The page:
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Future of Wyaconda School In Doubt

By Mike Scott

The future of the Wyaconda C-1 school district is in doubt, but the administration and school board won’t be going down without a fight.
The school was placed on the state’s “unaccredited” list in May of 2006, and was given two years to attain the state mandated Annual Performance Report (APR) goals.   The school earned a 3 of of a possible 9 points, and the state target was 4 points.
Those goals are higher than the Adequate Yearly Progress (AYP) goals set in the federal No Child Left Behind Act, which the school surpassed.
In  mid November, Administrator Karla Matlock, who started in Wyaconda in the fall of 2006,  found out the school had fallen short of those APR goals, and was notified that the state intended to take action.  The district notified staff, students, and patrons that the district may close on June 30, 2008
“Dissolving the school is probably going to be the recommendation,” DESE Area Supervisor Ron McSorley said.  “I think the concern from the commissioner is that the district was not at accreditation standard for APR for the last four years.
The district had been placed on the Department of Elementary and Secondary Education’s (DESE) “Provisionally Accredited” list in 2003, giving the school a chance to make improvements.  The problem is, neither Matlock or the previous administrator, knew anything about that notification.  DESE provided them with a copy of the 2003 letter.
What happens now?
“The board has hired an attorney to represent us. They’re doing everything they can, because they feel they owe that to our students,  staff, and patrons.  We’re still clinging to hope that there is something we can do,” Matlock added.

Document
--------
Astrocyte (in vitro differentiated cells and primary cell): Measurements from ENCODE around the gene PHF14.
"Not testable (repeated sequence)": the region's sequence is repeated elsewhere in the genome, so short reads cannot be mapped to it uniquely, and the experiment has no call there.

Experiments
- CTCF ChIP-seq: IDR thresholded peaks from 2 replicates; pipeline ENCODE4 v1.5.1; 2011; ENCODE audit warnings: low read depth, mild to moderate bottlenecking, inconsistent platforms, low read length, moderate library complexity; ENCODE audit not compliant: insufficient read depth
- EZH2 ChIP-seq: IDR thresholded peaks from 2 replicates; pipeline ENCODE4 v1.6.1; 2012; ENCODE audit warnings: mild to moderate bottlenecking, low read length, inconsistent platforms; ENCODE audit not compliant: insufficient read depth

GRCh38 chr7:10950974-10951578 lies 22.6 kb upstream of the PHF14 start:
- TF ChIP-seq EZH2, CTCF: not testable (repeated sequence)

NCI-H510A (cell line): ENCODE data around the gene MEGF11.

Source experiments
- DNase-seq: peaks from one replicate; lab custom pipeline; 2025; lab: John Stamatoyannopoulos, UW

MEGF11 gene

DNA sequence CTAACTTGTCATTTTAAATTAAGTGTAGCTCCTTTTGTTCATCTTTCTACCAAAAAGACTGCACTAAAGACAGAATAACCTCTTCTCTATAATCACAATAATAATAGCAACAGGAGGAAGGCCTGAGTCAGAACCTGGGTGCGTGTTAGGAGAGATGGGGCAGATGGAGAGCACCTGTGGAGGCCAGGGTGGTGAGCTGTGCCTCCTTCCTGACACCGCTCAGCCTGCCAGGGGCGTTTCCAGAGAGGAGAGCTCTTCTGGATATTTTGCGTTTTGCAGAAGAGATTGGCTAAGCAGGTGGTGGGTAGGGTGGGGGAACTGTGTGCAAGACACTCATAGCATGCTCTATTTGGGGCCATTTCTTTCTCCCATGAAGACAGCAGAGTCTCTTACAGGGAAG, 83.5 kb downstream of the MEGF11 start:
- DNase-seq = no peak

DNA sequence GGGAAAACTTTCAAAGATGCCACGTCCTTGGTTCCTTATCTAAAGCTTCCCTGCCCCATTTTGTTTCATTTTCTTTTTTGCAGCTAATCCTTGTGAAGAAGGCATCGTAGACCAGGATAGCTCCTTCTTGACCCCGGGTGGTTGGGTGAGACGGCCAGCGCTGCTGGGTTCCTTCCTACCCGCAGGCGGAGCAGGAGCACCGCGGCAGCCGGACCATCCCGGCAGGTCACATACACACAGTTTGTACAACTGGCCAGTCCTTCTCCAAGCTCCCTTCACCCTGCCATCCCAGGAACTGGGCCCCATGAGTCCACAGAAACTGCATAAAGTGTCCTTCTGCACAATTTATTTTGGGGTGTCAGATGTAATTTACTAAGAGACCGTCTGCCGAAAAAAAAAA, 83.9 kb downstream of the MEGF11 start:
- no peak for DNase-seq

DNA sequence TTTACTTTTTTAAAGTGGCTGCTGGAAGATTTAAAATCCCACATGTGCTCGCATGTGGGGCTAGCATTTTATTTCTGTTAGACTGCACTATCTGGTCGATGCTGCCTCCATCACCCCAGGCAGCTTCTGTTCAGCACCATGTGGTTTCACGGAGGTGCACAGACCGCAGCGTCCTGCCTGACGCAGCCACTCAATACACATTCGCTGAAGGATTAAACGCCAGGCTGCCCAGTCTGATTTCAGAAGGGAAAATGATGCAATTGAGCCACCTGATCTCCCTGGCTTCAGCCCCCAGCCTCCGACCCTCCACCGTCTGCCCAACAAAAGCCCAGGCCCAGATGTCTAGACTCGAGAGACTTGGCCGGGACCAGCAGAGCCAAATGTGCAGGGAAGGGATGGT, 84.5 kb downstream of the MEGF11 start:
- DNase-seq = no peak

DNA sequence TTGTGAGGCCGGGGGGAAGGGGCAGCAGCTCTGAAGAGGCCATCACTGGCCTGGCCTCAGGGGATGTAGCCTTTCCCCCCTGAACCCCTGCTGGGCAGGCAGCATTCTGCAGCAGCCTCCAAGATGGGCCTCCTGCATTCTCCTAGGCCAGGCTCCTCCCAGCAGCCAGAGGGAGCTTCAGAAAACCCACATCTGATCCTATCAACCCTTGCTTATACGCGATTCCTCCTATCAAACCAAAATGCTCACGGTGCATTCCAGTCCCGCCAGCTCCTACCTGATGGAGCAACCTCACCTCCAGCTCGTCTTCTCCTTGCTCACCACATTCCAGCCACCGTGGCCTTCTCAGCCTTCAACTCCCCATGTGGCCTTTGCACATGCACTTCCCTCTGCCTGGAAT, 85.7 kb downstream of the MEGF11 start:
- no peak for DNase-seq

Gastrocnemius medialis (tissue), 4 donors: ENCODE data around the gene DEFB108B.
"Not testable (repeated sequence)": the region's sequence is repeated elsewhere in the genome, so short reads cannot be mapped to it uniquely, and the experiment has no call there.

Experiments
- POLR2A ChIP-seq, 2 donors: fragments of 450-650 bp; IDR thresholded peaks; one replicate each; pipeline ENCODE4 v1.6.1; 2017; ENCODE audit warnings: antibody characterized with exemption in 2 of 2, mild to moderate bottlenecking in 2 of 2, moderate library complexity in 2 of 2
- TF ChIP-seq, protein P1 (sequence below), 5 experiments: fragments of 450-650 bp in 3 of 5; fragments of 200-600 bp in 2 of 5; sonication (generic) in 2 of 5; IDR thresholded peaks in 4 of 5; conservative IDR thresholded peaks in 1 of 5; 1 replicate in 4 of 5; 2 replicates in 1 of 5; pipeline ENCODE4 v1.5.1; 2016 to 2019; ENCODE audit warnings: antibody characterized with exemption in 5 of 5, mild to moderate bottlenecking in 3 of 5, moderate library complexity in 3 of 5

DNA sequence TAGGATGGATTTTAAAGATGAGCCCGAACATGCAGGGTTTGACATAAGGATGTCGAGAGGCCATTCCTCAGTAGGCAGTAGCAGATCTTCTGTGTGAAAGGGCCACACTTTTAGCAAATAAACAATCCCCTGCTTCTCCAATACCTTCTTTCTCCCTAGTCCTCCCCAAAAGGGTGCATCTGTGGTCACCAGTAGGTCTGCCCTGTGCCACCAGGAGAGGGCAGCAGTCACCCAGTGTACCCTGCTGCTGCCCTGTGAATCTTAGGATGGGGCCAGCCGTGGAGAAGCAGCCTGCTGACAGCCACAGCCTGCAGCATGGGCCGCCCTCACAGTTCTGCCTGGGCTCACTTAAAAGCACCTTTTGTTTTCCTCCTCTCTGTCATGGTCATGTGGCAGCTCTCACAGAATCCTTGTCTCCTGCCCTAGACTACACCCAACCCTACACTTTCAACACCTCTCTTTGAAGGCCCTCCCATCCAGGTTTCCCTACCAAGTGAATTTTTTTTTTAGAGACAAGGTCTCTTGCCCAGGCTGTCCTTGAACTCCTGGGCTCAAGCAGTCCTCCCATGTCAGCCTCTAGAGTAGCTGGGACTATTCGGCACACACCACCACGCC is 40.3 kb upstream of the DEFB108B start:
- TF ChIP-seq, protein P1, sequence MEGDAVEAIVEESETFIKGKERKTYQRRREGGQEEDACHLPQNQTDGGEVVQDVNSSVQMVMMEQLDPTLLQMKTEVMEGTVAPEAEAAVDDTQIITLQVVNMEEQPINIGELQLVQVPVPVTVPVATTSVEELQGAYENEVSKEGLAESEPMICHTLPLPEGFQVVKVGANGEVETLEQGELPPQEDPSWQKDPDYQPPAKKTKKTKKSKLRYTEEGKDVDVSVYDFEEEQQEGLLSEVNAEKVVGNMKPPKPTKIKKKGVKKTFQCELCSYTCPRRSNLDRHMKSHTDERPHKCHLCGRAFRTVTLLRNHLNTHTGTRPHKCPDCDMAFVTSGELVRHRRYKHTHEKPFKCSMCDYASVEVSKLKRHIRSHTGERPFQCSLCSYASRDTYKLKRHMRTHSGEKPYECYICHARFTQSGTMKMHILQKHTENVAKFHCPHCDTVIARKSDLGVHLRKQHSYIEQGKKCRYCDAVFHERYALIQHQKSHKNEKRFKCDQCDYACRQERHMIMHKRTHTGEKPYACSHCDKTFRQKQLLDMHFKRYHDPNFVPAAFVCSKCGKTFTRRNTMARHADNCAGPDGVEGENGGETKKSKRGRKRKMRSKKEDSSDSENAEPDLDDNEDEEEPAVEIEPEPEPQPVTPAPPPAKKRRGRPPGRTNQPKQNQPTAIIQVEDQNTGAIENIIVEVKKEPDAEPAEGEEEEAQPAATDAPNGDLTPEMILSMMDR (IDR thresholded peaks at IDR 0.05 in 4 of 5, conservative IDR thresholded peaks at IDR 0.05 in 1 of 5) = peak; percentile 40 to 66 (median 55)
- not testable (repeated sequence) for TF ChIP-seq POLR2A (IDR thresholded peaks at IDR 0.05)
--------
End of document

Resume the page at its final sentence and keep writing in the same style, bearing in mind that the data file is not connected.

“Ron McSorley has said all along that this is not our students’ fault.  He felt like in the last year and a half, we’ve really started to transition these students,” Matlock said.
“We have shown improvement in scores,” Matlock said.  “We’ve done everything they’ve asked, and we’ve tried, but we were so far down, it’s hard to dig out.  This is not our students’ fault, and we’re trying to stress that.”
In January, DESE will host a public meeting to gather community input about the district. 
“This will give the patrons the opportunity to give comments.  They will take into consideration what they get from the public comment,” McSorley said.
The state board of education will have the final decision about closing the district, and will probably take action in February or March, according to McSorley.
If the district is dissolved, Wyaconda’s students will be sent to either Clark County or Scotland County, or perhaps both.  The current Wyaconda district includes areas of both counties.
“The state is saying they will definitely have to go to a K-12 district,” Matlock said, which would eliminate possibility of attending Luray or Gorin.
“I think these children can go to either school and get a quality education.  We will work to make sure they transition into the assigned school,” Matlock said.